Here at MyTravelMoney.co.uk, you’ll never hear us saying travel sucks. But sometimes, we admit, it really does. There are times when you’re so sick the only thing you want to do is curl up in a foetal position, suck your thumb and cry out for mummy. Luckily, most travel ailments are easily prevented and swiftly treated. All you need is a little preparation and a few hints (which we have kindly compiled) and you too can easily avoid some common travel ailments. Keep in mind that you cannot possibly bring along medications for every eventuality; so the best thing to do is make sure your vaccinations are up to date, pack a few essentials, and improvise the rest!
This is probably one of the most underestimated ailments whilst on the road, and can have disastrous consequences. It’s easy to lose track of your fluid intake whilst traveling, so you must make a conscious effort drink at least 3 liters a day, more in hot and humid countries. By the way…beer doesn’t count. If traveling through high altitude countries, remember to halve your food and double your water intake.
If you suffer from motion sickness we dare say you know this before you travel, so pack your favored treatment. Anti-nausea tablets are always a good bet…even iron-stomached blokes will tend to have a bender when sharing a 12 hour bus ride with a dozen chickens and three dozen locals on a 40 degree day in Bangladesh. It may be ‘something-else’ sickness, but the consequences are always the same.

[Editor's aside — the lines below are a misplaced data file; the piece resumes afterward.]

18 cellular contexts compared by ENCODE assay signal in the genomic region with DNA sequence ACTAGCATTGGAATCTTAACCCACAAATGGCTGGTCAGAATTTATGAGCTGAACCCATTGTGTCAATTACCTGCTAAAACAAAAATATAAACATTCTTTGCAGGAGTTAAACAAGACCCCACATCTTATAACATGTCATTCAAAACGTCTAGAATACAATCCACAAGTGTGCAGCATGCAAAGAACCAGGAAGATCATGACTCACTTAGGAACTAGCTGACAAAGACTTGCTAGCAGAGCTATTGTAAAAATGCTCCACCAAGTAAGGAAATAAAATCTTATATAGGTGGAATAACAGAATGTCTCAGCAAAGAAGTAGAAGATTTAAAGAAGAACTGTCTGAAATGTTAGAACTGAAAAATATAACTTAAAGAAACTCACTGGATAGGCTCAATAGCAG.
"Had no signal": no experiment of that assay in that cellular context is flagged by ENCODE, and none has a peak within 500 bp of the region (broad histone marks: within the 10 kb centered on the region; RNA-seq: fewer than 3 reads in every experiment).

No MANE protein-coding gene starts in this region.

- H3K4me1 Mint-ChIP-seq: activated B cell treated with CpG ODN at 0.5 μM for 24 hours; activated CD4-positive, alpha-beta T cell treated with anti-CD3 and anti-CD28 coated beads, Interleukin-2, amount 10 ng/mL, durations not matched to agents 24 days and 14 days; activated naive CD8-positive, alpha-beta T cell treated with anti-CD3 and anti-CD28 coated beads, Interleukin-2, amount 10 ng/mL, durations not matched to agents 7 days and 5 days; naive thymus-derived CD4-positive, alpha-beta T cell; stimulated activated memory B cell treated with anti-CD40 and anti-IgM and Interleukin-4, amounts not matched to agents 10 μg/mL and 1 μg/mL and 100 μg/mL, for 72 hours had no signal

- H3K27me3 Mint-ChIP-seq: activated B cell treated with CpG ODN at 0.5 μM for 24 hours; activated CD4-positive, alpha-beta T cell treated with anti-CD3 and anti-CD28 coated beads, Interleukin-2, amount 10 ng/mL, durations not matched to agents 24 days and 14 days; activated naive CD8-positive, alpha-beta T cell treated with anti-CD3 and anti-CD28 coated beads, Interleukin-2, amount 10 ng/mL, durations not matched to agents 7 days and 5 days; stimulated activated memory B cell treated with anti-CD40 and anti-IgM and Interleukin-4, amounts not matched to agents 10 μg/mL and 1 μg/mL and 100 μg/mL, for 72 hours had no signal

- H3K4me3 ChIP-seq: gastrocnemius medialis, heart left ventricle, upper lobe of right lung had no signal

We’ve seen grown macho men reduced to whimpering, shivering corpses, by a seemingly innocent nibbly bought from a street stall. This is one you cannot possibly avoid altogether; eating only in fancy restaurants and hotels does not make an interesting holiday. So let’s get it over and done with. Whatever you do, for the love of God, keep away from things like Imodium or poop-stoppers! All they do is plug in the nasties, just so they can make a much unsavory return a week later. Let your body flush them out. Drink lots of water and clear soup; take something for the cramping by all means, but if you must spend two days looking at the inside of your hotel toilet then so be it. Better two days than two weeks.
Now here’s a curious one. You’re likely to get 101 opinions on this and, if you’ll allow me, I’d like to add one more. Keep in mind I spent three years in Africa, took no prophylaxis and never contracted malaria. Being a tour guide I’ve witnessed time and again the horrendous side effects of drugs like Malorone: things like heat rashes, insomnia and even psychotic episodes (person in question may have actually been naturally psychotic but I’m willing to give him the benefit of doubt). Prophylaxis DO NOT necessarily prevent malaria, they only delay the onset and perhaps weaken its effects, which mean you still have to be totally paranoid anyway. An hour before sunset you must cover up and bathe in DEET and, should you feel even slightly off (stiff joints, feverish etc) you MUST assume it’s malaria and take treatment. Malaria has a way of mutating efficiently and this is the one case when I would highly recommend local treatments; they are always much more up to date. Visit an international hospital upon arrival and buy yourself a full course of malaria treatment before you do anything else.
It’s easy enough to injure yourself while traveling, especially if ‘roughing it’; but that tiny little cut/blister/scrape can turn mangy and infectious in the blink of an eye. You should be vigilant and make sure the cut is cleaned, disinfected and kept dry and clear of dirt. A daily change of bandage is strongly recommended; in high humidity countries wounds have a nagging habit of taking forever to heal.
Stay safe and happy while you travel and remember, should you ever find yourself curled up around a toilet bowl in the middle of nowhere… be thankful you’re on holiday! Before you leave, don’t forget to compare travel money options by visiting MyTravelMoney.co.uk.